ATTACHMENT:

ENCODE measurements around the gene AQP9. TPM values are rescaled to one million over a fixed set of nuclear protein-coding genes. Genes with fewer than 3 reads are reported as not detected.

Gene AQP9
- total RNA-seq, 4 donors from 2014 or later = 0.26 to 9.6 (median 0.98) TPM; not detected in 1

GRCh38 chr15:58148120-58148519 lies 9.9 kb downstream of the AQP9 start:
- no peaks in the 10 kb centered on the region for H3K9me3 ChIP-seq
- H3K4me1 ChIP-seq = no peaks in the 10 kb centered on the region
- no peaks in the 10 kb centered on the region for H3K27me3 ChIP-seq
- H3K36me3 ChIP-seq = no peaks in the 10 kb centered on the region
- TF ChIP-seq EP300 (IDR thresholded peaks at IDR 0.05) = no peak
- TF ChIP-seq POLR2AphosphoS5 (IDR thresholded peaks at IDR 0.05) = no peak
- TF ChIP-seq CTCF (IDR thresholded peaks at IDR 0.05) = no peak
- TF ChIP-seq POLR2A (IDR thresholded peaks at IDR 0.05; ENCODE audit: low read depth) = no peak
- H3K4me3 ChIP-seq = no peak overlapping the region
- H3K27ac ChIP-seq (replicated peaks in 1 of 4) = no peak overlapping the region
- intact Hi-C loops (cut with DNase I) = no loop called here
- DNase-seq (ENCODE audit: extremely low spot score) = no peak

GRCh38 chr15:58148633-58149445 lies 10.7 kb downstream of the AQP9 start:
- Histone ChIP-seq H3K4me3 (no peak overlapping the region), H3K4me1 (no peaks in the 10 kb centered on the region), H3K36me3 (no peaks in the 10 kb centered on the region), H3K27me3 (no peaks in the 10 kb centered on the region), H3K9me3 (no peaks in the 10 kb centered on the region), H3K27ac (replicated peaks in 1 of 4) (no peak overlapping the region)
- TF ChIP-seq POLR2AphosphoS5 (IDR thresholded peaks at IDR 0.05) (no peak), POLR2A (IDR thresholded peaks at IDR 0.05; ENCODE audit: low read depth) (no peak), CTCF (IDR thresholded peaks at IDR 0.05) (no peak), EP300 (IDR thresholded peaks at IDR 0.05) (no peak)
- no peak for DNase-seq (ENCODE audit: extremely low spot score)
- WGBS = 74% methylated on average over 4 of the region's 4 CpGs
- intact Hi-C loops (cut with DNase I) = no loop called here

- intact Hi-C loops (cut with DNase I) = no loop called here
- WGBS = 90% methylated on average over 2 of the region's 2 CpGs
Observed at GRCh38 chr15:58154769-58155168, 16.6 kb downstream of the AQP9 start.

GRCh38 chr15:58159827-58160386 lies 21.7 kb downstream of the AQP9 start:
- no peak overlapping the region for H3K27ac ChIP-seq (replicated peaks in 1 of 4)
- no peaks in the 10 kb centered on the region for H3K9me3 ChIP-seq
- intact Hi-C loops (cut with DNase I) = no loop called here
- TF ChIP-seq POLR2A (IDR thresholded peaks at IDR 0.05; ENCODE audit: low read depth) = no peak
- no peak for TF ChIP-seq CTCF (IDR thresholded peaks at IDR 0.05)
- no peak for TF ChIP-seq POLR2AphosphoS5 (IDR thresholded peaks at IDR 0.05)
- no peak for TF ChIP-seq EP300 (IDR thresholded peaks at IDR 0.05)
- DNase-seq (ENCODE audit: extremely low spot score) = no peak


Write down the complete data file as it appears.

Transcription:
ENCODE measurements around the gene AQP9. TPM values are rescaled to one million over a fixed set of nuclear protein-coding genes. Genes with fewer than 3 reads are reported as not detected.

Gene AQP9
- total RNA-seq, 4 donors from 2014 or later = 0.26 to 9.6 (median 0.98) TPM; not detected in 1

GRCh38 chr15:58148120-58148519 lies 9.9 kb downstream of the AQP9 start:
- no peaks in the 10 kb centered on the region for H3K9me3 ChIP-seq
- H3K4me1 ChIP-seq = no peaks in the 10 kb centered on the region
- no peaks in the 10 kb centered on the region for H3K27me3 ChIP-seq
- H3K36me3 ChIP-seq = no peaks in the 10 kb centered on the region
- TF ChIP-seq EP300 (IDR thresholded peaks at IDR 0.05) = no peak
- TF ChIP-seq POLR2AphosphoS5 (IDR thresholded peaks at IDR 0.05) = no peak
- TF ChIP-seq CTCF (IDR thresholded peaks at IDR 0.05) = no peak
- TF ChIP-seq POLR2A (IDR thresholded peaks at IDR 0.05; ENCODE audit: low read depth) = no peak
- H3K4me3 ChIP-seq = no peak overlapping the region
- H3K27ac ChIP-seq (replicated peaks in 1 of 4) = no peak overlapping the region
- intact Hi-C loops (cut with DNase I) = no loop called here
- DNase-seq (ENCODE audit: extremely low spot score) = no peak

GRCh38 chr15:58148633-58149445 lies 10.7 kb downstream of the AQP9 start:
- Histone ChIP-seq H3K4me3 (no peak overlapping the region), H3K4me1 (no peaks in the 10 kb centered on the region), H3K36me3 (no peaks in the 10 kb centered on the region), H3K27me3 (no peaks in the 10 kb centered on the region), H3K9me3 (no peaks in the 10 kb centered on the region), H3K27ac (replicated peaks in 1 of 4) (no peak overlapping the region)
- TF ChIP-seq POLR2AphosphoS5 (IDR thresholded peaks at IDR 0.05) (no peak), POLR2A (IDR thresholded peaks at IDR 0.05; ENCODE audit: low read depth) (no peak), CTCF (IDR thresholded peaks at IDR 0.05) (no peak), EP300 (IDR thresholded peaks at IDR 0.05) (no peak)
- no peak for DNase-seq (ENCODE audit: extremely low spot score)
- WGBS = 74% methylated on average over 4 of the region's 4 CpGs
- intact Hi-C loops (cut with DNase I) = no loop called here

- intact Hi-C loops (cut with DNase I) = no loop called here
- WGBS = 90% methylated on average over 2 of the region's 2 CpGs
Observed at GRCh38 chr15:58154769-58155168, 16.6 kb downstream of the AQP9 start.

GRCh38 chr15:58159827-58160386 lies 21.7 kb downstream of the AQP9 start:
- no peak overlapping the region for H3K27ac ChIP-seq (replicated peaks in 1 of 4)
- no peaks in the 10 kb centered on the region for H3K9me3 ChIP-seq
- intact Hi-C loops (cut with DNase I) = no loop called here
- TF ChIP-seq POLR2A (IDR thresholded peaks at IDR 0.05; ENCODE audit: low read depth) = no peak
- no peak for TF ChIP-seq CTCF (IDR thresholded peaks at IDR 0.05)
- no peak for TF ChIP-seq POLR2AphosphoS5 (IDR thresholded peaks at IDR 0.05)
- no peak for TF ChIP-seq EP300 (IDR thresholded peaks at IDR 0.05)
- DNase-seq (ENCODE audit: extremely low spot score) = no peak